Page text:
Uranium minerals – A number of the uranium-bearing minerals occur as minor constituents in the pegmatites of North Carolina. These pegmatites are principally in the Spruce Pine district and adjacent areas. Radioactive minerals have found in schists and underlying granitic rocks in northern Burke, Mitchell, Avery, and adjacent counties. However, it is not likely that any of these occurrences is large enough to be of commercial value. Trace amounts of uniformly distributed uranium are associated with the phosphate deposits of Beaufort County.

In 1982 Marine Uranium Corporation announced the discovery of a 30-million-ton uranium ore body in Pittsylvania County, Virginia. The ore body was in augen gneiss adjacent to the Chatham Fault, along the west side of the Danville Triassic basin. Because of a drop in uranium ore prices and local opposition to the project, these deposits were not developed. Similar rocks farther south in Rockingham County, North Carolina, were also explored.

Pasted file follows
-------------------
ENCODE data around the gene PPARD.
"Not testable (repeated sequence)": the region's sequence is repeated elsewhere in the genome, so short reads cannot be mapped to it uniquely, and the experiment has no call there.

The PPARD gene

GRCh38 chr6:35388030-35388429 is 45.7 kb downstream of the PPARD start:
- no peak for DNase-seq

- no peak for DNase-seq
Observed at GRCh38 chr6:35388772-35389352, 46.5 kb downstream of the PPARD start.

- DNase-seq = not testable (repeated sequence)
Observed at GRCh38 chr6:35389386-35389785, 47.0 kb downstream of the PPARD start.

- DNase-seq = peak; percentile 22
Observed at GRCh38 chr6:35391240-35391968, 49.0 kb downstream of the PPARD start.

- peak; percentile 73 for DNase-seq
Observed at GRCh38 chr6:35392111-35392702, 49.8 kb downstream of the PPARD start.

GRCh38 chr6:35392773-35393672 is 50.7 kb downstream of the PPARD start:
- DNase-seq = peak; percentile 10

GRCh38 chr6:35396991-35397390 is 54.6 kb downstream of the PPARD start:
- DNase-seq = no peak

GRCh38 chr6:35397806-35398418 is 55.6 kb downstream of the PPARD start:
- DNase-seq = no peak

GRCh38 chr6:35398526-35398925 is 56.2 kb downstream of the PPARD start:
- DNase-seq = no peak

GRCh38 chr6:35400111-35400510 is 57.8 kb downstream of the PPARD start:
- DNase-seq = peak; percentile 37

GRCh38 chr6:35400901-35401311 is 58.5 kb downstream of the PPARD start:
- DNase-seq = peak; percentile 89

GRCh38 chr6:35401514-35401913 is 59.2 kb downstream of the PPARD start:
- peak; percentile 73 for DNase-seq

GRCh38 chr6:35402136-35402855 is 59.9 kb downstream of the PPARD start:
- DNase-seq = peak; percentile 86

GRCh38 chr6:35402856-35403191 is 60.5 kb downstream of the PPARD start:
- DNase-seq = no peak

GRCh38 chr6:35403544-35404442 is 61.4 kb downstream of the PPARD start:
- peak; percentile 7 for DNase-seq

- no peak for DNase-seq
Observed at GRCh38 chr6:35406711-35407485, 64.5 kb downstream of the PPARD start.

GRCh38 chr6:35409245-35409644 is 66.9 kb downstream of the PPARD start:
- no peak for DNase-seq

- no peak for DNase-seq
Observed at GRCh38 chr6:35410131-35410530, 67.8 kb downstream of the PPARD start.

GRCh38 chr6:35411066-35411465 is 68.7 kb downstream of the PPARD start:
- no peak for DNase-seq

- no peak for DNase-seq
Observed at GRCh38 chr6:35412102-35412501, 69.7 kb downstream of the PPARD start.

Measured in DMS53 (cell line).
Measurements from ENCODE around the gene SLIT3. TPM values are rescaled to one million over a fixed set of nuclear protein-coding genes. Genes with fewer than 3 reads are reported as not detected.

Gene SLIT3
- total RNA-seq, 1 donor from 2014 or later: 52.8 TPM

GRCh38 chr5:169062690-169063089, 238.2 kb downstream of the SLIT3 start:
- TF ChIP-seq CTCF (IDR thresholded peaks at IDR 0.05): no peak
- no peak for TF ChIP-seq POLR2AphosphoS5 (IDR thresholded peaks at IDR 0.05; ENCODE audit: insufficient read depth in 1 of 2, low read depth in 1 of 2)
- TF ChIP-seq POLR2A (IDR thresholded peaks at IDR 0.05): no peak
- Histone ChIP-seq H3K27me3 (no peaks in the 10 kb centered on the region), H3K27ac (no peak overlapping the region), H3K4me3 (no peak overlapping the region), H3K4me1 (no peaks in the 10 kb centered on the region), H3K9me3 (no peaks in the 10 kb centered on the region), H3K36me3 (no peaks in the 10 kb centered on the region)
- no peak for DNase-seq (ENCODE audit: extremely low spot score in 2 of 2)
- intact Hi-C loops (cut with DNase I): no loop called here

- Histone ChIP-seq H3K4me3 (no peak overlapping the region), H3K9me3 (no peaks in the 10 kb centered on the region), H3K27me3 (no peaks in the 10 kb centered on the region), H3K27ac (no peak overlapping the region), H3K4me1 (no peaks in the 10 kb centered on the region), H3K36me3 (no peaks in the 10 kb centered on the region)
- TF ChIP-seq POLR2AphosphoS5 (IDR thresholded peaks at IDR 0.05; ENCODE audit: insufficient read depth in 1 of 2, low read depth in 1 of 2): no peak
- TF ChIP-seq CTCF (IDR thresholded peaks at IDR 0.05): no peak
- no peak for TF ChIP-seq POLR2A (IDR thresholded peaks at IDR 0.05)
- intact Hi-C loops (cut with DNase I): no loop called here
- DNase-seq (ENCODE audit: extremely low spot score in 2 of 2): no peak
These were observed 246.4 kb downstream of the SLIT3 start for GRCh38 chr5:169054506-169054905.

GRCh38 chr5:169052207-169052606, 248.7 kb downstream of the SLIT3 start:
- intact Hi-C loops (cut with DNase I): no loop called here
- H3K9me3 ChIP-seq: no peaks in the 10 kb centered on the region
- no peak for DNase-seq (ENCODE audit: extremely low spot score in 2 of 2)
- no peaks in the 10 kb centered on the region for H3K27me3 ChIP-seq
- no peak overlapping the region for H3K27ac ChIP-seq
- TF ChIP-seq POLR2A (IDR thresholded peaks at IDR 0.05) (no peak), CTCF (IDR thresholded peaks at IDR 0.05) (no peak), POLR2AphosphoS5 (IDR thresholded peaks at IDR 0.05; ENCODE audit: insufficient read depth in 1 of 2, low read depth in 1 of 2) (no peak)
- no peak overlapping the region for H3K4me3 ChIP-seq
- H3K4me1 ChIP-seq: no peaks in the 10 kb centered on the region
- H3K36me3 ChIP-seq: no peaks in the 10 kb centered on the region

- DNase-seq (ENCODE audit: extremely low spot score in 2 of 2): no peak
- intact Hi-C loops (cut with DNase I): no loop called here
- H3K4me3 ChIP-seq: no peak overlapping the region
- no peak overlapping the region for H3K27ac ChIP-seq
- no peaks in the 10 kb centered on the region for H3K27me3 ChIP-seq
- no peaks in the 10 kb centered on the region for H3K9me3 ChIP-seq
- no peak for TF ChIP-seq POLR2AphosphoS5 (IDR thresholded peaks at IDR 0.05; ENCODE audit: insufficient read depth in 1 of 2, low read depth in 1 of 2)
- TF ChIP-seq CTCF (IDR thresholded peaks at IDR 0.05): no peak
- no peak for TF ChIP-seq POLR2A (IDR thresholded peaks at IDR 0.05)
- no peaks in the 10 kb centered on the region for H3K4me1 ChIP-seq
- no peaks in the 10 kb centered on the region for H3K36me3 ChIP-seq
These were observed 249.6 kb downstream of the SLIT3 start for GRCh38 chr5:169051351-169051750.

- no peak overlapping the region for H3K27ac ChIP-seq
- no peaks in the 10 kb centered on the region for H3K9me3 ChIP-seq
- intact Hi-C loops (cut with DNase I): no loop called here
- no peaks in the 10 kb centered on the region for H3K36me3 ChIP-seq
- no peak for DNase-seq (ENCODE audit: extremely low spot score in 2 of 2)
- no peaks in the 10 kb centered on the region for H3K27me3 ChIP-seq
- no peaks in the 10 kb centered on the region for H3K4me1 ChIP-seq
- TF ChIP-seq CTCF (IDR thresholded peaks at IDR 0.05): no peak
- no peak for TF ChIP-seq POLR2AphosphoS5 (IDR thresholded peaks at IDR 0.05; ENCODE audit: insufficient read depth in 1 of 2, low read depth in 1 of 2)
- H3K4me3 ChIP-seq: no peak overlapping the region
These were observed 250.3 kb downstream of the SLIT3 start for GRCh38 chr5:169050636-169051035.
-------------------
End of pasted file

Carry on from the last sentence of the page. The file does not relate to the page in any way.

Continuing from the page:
Metallic minerals are associated principally with the igneous and metamorphic rocks of the Piedmont and Blue Ridge geologic belts. Ores of chromium, copper, gold and silver, iron, lead and zinc, manganese, molybdenum, nickel, tin, titanium, and tungsten all occur in either the Piedmont or Mountain Provinces.

Although of little importance in the state’s mining industry today, gold, copper, iron, and tungsten were produced in the past. During the 1950’s, the Hamme Mine in Vance County was the largest tungsten mine in the U.S. The mine was reopened as the Tungsten Queen Mine for a short time about 1970 but closed in the fall of 1971 because of declining tungsten prices. Considerable reserves of tungsten remain at the site.

North Carolina was the nation’s leading gold producer prior to the 1849 discoveries in California. Because of its geologic similarity to important metal mining districts in Canada, the Carolina Slate Belt has been an area of extensive exploration. It is considered a good site for the discovery of base metal deposits (copper, lead and zinc) and gold associated with ancient hot-spring systems. The use of heap-leaching methods to recover gold from low-grade ore has revive interest in the slate belt. The recent development of four mines in South Carolina has encouraged continued exploration in similar geologic settings in North Carolina.